Cook: It's still possible to get Pittsnogled
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Everywhere you look in this NCAA tournament there are great players. Texas A&M's Acie Law. North Carolina's Tyler Hansbrough. UCLA's Arron Afflalo. Wisconsin's Alando Tucker. The list goes on and on.
But none will be any bigger than the tall, white kid from West Virginia with the freakish tattoos, the goatee and the funny last name once was.
What? You disagree?
Get back to me when you hear a team got Duranted.
You know, the way West Virginia's opponents got Pittsnogled in the previous two NCAA tournaments.
"It was pretty crazy," Kevin Pittsnogle was saying the other day. "Nothing like that will ever happen to me again."
Gee, do ya think?
Pittsnogle's Warholian fame lasted a heck of a lot longer than 15 minutes.
Texas' Kevin Durant and Ohio State's Greg Oden are much better players and will go one-two in the NBA draft in June. Pittsnogle wasn't drafted last June. Durant and Oden will have long pro careers and make millions. Pittsnogle, who failed a tryout with the Boston Celtics last summer, might never make it in the NBA and spent this season with the Continental Basketball Association's Xplosion, who, rumor has it, play in Pittsburgh. Durant and Oden will perform at Madison Square Garden and the world's other famous arenas. Pittsnogle played in Butte, Mont., Minot, N.D., and Yakima, Wash.
But, sorry, there's just no way Durant or Oden captures America's attention the way Pittsnogle did.
"I think it's because of the way I shoot and because I'm tall and white and have the tattoos and the unique name," Pittsnogle said.
Sure, that was a big part of it. But so was West Virginia's phenomenal success as a team. It put the madness in March by overachieving like few had before it.
The Mountaineers made the NCAA tournament in 2005 -- Pittsnogle's junior season -- by rolling over Providence, Boston College and Villanova in the Big East Conference tournament before running out of gas against Syracuse in the title game. They were the talk of New York that weekend.
"Mountain Do!" screamed one back-page headline.
The magic continued in the NCAA tournament when West Virginia beat Creighton, Wake Forest and Texas Tech before falling one step short of the Final Four after blowing a 20-point, second-half lead to Louisville. Even Louisville coach Rick Pitino felt sorry for the underdog Mountaineers that day.
Pittsnogle was West Virginia's best player, although some will say it was Mike Gansey. Certainly, Pittsnogle was the unusual face of that team because of the tats and his strange name, and because, at 6-foot-11, he could step out and hit a 3 with a release so quick it should be against the rules.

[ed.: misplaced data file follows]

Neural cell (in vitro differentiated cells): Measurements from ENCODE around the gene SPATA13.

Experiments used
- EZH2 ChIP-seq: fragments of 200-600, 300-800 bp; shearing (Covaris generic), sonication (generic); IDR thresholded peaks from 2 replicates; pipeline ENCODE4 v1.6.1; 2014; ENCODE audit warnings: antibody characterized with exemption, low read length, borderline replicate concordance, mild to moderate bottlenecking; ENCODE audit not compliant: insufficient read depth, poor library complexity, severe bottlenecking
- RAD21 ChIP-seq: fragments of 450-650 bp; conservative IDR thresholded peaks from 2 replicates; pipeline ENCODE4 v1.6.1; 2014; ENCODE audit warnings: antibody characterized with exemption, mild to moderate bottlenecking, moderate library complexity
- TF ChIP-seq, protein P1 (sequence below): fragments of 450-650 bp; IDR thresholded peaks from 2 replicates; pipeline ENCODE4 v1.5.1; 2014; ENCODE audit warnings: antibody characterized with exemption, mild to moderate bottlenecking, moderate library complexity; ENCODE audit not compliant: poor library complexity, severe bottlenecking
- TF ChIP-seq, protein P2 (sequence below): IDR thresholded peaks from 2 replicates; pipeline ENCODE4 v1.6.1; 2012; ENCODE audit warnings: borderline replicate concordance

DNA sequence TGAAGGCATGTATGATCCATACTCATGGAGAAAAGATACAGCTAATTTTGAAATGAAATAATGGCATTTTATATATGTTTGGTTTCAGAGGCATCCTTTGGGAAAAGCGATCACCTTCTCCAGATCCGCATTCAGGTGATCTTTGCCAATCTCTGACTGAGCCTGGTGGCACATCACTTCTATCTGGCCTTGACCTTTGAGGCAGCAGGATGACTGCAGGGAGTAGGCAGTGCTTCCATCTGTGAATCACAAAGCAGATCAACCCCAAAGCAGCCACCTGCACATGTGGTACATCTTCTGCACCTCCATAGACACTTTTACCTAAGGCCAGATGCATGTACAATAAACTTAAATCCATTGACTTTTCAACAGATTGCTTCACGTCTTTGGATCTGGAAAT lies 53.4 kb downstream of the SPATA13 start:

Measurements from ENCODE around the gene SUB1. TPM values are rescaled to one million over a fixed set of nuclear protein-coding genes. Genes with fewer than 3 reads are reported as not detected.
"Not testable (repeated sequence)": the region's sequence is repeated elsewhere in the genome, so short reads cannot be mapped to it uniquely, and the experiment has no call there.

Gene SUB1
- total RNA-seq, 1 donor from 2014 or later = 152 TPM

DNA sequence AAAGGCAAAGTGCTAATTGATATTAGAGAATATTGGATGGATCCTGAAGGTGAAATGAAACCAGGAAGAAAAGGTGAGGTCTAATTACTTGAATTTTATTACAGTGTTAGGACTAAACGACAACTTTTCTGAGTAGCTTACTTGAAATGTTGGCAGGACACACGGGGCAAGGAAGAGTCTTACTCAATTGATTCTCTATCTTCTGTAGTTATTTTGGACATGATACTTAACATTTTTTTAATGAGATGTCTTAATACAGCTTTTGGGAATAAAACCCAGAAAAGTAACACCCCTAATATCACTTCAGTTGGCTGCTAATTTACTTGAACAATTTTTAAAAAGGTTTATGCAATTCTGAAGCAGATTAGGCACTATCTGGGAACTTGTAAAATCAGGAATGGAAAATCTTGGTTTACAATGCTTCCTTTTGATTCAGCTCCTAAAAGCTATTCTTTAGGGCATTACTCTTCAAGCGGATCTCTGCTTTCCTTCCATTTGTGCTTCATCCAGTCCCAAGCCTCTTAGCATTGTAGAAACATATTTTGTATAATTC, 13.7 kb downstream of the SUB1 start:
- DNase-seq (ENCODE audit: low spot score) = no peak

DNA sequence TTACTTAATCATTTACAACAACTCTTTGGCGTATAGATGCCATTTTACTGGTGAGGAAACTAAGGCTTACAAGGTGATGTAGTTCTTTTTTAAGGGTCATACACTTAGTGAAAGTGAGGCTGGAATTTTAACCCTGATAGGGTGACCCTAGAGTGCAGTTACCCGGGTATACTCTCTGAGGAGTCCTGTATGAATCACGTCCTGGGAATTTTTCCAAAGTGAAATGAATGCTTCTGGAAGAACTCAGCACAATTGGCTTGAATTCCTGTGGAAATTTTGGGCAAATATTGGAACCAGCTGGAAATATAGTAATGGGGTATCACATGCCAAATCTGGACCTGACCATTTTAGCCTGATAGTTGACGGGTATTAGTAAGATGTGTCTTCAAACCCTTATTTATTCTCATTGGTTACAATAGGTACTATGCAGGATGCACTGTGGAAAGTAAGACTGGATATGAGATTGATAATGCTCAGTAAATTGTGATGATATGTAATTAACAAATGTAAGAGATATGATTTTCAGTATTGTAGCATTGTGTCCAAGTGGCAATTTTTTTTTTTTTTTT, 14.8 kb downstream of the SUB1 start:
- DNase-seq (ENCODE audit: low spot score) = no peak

It wasn't long after that '05 season that West Virginia coach John Beilein turned on an NBA game and heard announcer Brent Musberger describe a 3-point shot by Dallas Mavericks star Dirk Nowitzki.
The Spurs just got Pittsnogled! "Unbelievable, isn't it?" Beilein asked.
It sure isn't every day they make a verb out of a man's name.
"I didn't pay much attention to what was going on at the time because I was just playing," Pittsnogle said. "But as I look back on it now, I realize how much fun it was being in college and going through that. I miss it a lot. My only regret is I didn't take more advantage of it."
Pittsnogle still isn't capitalizing on his fame, which only grew when West Virginia made another run to the NCAA tournament's round of 16 last season. He probably could make a comfortable living in West Virginia just by being Kevin Pittsnogle the rest of his life. He, Gansey and the others are treated like rock stars in Almost Heaven.
But Pittsnogle, who shut down his season with the Xplosion 10 days ago because of elbow and toe injuries, has returned to his hometown of Martinsburg, W.Va., where he was raised in a trailer park, where everyone knows him and where folks respect his privacy. By all accounts, he leads a quiet life with his wife, Heather, and son, Kwynsie, 13 months.
"I'm not one to go looking to talk to people," Pittsnogle said. "If they want to talk to me, that's fine. I talk to them. But it's not like I seek attention."
If Pittsnogle wanted anonymity, he couldn't have picked a better team than the Xplosion. When West Virginia played Pitt at the Petersen Events Center, the building throbbed. But the place is mostly empty for Xplosion games. It's even worse when the team plays at cavernous Mellon Arena.
"I decided to play there instead of overseas because it was more money and closer to home," Pittsnogle said.
"It's still basketball, but it is different. Nothing is on the line. In college, you're on TV all the time and you're playing for your team, playing for March. Here, there aren't many people watching and you're playing to get to the NBA."
Pittsnogle hasn't given up on that dream. He leaves April 1 to play in a league in Puerto Rico, then hopes to catch on with an NBA summer league team.
"After that, we'll see," he said.
It's still possible, you know?
Shaq getting Pittsnogled.
First Published March 18, 2007 12:00 am